The Spinner Rack is one of the few bright spots in the hellsite known as Twitter. It’s a dedicated gimmick account, with said gimmick being an image-heavy rundown of the comics released x-many-years-ago on a given month and day. The results are always informative and entertaining, with an extra kick of nostalgia when a featured date falls within the bounds of my funnybook fandom phases.
1985 was a watershed year when it came to me and my comics habit. At the beginning of the year, my pal Brian and I discovered a direct market shop in neighboring Stoneham. My trips to the store didn’t become a regular thing until Lil Bro and I were talked into taking on a paper route. I despised the gig but it did provide a stream of pocket money which didn’t depend of the whims of my increasingly erratic parents.
Every Friday afternoon, I’d hop on my ten-speed and make the treacherous three-mile trek up Montvale Ave to scope out and score the week’s new funnybook releases. For the first time in my comics-reading life, I was able to follow specific titles on a regular basis without the risk of missing an crucial installment — and I embraced this opportunity with the blind enthusiasm of a thirteen year old fanboy. (Which I was.)
And what an incredible fricking time it was for going all out — Crisis and Who’s Who and OHOTMU’s “Deluxe Edition” and Atari Force and Secret Wars II and the road to X-Men #200 and Fantastic Four and GI Joe and oversized EC reprints and previously unobtainable graphic novels and Direct Market offerings and…
Suffice to say, I spent a lot of money on comics that year, and not necessarily wisely. My collecting habits became more methodical, mapped out months in advance using Marvel Age and freebie upcoming release flyers. There hasn’t been a time before or since those months where I was as legitimately excited about and invested in the current comics scene. There have been occasional flare-up since, but nothing as sincere and cynicism-free as my fandom was in the back half of 1985.
The puzzle isn’t what brought a halt to that as much as how it managed to last as long as it did. A year is a geologic epoch from a thirteen year old’s perspective, and there were no shortage of distractions competing with funnybooks for my fickle attention and limited amount of pocket money. The post-Transformers wave of Japanese mecha-merch began flooding toy aisles while Bradlees beckoned with its cheap cassette bins and discounted Stephen King paperbacks. The D&D basic set entered my life and offered a novel interactive angle to my adolescent power-fantasies.
And, to be totally honest, the whole comics thing was hitting a level of diminishing returns. Atari Force ended, Byrne left Alpha Flight for Hulk, Secret Wars II was painfully embarrassing, and most of the other titles I followed entered protracted periods of wheel-spinning. Between my age and the type of material I’d been reading, I’d begun to suss out the contours of the bigger picture, and it was depressing as hell.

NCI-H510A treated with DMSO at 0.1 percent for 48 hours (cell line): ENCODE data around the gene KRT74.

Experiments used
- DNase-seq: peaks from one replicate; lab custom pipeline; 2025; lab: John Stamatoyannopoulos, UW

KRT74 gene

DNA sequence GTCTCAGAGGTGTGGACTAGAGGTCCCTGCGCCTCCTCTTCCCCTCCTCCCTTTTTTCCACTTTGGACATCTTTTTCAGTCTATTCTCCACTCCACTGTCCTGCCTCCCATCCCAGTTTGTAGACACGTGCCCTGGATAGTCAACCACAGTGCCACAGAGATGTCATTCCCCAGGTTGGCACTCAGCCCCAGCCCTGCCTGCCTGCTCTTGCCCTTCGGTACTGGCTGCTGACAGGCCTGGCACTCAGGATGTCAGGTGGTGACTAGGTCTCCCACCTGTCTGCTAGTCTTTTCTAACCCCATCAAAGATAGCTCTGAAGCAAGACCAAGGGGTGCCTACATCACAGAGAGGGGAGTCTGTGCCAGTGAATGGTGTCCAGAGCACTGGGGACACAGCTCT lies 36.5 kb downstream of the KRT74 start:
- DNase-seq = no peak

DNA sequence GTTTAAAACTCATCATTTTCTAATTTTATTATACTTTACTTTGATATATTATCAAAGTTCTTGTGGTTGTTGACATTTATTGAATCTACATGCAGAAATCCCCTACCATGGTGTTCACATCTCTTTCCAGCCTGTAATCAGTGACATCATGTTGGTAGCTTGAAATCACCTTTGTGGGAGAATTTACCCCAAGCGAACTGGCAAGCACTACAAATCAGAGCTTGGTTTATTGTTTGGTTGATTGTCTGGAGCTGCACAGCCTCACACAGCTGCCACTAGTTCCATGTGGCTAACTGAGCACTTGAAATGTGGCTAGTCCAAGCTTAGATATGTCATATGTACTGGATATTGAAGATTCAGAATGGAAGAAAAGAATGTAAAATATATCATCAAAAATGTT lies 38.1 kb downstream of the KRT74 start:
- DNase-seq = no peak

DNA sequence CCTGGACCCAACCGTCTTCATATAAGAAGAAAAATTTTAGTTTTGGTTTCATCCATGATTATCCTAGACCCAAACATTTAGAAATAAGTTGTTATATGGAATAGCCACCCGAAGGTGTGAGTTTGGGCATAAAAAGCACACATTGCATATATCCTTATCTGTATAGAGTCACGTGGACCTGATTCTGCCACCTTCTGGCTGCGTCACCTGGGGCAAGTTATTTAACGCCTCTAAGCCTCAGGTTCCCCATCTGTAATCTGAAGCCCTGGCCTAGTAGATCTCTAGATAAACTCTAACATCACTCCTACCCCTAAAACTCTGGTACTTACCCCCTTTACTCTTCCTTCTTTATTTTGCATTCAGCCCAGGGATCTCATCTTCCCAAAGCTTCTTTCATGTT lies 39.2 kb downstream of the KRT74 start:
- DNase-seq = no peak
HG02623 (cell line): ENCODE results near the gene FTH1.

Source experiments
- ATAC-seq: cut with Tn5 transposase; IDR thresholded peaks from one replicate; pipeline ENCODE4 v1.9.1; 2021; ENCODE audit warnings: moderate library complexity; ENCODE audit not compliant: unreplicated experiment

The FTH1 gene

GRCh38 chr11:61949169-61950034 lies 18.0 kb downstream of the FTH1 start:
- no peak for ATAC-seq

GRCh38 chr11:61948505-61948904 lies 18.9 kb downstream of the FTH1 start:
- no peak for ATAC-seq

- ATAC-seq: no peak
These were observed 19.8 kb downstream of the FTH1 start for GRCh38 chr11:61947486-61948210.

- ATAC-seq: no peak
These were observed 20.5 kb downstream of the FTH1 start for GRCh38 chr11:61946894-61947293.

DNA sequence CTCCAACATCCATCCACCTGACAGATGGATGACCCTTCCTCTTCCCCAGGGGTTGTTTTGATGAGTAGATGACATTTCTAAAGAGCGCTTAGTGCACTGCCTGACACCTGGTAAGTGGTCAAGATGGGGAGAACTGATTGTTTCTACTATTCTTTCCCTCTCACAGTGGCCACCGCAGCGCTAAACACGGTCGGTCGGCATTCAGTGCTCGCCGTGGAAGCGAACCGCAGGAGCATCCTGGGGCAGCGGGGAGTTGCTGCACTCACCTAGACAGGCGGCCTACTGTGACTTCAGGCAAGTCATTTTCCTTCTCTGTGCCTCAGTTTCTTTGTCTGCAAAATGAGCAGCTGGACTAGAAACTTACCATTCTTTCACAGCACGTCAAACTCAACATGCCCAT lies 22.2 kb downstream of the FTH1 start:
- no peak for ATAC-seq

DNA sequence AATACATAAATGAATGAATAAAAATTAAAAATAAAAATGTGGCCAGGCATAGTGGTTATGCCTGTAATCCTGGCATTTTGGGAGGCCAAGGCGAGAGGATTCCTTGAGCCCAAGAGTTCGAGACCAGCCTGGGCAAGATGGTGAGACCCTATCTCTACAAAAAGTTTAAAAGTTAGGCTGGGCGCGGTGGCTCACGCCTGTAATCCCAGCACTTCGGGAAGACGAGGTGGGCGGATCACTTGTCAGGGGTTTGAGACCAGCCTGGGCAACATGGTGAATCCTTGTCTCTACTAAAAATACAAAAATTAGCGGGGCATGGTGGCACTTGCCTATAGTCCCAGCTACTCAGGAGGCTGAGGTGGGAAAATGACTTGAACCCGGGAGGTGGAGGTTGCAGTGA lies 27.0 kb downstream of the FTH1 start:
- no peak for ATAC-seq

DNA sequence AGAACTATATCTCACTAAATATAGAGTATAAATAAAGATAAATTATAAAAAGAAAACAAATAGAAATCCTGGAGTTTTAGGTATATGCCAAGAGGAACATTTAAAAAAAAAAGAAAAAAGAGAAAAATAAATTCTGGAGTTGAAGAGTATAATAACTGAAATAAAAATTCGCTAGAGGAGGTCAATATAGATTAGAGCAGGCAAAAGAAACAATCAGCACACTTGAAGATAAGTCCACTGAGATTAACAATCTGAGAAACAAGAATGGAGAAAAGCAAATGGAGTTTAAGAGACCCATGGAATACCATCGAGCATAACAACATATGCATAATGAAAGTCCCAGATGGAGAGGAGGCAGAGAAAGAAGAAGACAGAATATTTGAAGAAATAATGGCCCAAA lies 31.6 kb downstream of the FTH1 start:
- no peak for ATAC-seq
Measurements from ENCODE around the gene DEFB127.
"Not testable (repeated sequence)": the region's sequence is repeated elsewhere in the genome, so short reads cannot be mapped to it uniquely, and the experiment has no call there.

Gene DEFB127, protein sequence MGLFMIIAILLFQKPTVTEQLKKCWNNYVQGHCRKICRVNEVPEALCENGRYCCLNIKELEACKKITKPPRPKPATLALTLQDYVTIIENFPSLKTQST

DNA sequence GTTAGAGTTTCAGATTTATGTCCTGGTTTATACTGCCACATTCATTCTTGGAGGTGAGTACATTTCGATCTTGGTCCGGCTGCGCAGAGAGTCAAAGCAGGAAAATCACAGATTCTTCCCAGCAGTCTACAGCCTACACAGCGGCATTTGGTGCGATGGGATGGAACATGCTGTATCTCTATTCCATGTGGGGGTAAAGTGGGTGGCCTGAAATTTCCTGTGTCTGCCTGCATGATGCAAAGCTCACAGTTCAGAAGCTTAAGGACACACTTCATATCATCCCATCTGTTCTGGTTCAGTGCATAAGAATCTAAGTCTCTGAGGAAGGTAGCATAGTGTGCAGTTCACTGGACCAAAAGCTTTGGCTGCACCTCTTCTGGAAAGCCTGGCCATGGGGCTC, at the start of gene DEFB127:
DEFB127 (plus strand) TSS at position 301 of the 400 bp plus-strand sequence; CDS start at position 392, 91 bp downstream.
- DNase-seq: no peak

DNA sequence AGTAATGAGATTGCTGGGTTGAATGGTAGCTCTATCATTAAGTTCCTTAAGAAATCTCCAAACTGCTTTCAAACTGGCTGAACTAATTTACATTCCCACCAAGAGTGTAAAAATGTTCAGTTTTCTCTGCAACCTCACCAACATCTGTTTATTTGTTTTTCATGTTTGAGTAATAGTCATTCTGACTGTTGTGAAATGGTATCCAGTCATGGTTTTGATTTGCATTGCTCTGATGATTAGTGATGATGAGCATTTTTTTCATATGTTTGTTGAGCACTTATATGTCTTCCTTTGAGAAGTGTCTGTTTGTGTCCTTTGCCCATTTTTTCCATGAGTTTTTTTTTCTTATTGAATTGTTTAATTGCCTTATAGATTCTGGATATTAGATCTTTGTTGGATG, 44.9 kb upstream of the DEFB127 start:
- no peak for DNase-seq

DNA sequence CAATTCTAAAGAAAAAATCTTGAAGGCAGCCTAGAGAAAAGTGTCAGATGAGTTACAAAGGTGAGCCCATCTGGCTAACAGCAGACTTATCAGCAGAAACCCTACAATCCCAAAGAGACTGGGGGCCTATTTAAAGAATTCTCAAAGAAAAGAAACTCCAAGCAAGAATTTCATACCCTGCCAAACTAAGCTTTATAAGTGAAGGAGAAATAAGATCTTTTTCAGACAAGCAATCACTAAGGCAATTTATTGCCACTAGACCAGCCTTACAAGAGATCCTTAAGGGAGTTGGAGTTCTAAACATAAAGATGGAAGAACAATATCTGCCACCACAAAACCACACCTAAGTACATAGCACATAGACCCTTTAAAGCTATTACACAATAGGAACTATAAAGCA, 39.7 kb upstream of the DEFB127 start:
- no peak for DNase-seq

No book evokes that sentiment as effectively as Incredible Hulk #316 did. The much-hyped (by Marvel Age, at least) issue promised a massive slugfest between a mindlessly rampaging Hulk and the heaviest hitters of both the East and West Coast Avengers, written and illustrated by John Byrne back when such a byline carried substantial fanboy heft. It promised to be Wrestlemania for kids who spent way too much time memorizing the list of “Class 100” strength characters in OHOTMU (and, in fact, I coded a text-based “fighting game” featuring the characters in BASIC in my 8th grade science class when the story was first announced).
As far as I was concerned, there was no way this issue could possibly disappoint…and yet it did.
The Avengers’ big guns show up, indulge in banter, and lay some (mostly ineffectual) smack down on the jade behemoth. Then Doc Samson shows up, sporting an 80s coke-douche ponytail and fighting togs purchased from a Sigue Sigue Sputnik rummage sale. He fights the Avengers for a while, at which point the Hulk gets bored and wanders off.
Before the tangled mass of forearms and fists can pursue, Samson points out all the damage the battle has caused and asks the Avengers to let him bring down the Hulk his way. The Avengers grudgingly agree to his contra-logical arguments, because this is where the narrative was obviously leading and there was no point in dragging things out further.
There’s also a b-plot where Betty Ross and She-Hulk swap flashbacks while fretting over an experimental treatment aimed at shocking Bruce Banner out of the coma he’d been in since getting chemically separated from his alter ego. It fills a specific number of pages and accomplishes its assigned task.
It wasn’t that the issue felt underwhelming given the build up. I’d read enough post Brood War X-Men comics to be inured to damp squib storytelling. It was that I couldn’t think of an alternate way the story could’ve worked. That was probably Byrne’s point, to deconstruct the mechanics of superhero slugfests in general while providing an answer to “why don’t the toughest Marvel heroes just gang-rush the Hulk?” queries by fans.
That’s not a terrible angle to play, but in my case it ended up being the feather which brought down a terminally stressed edifice. It didn’t turn me against the genre or kill my interest in superhero comics, but it did in whatever bits of my unexamined fandom remained after Secret Wars II. It wasn’t even a conscious thing. I just started dropping one book after another. The weekly runs to the shop stopped, and I settled for whatever random issues grabbed my attention from the nearby CVS’s magazine rack.
It would be another two years before I started getting back into comics as an ongoing thing, and by them my tastes had shifted to the “bwah ha ha” Justice League, Watchmen, and localized manga.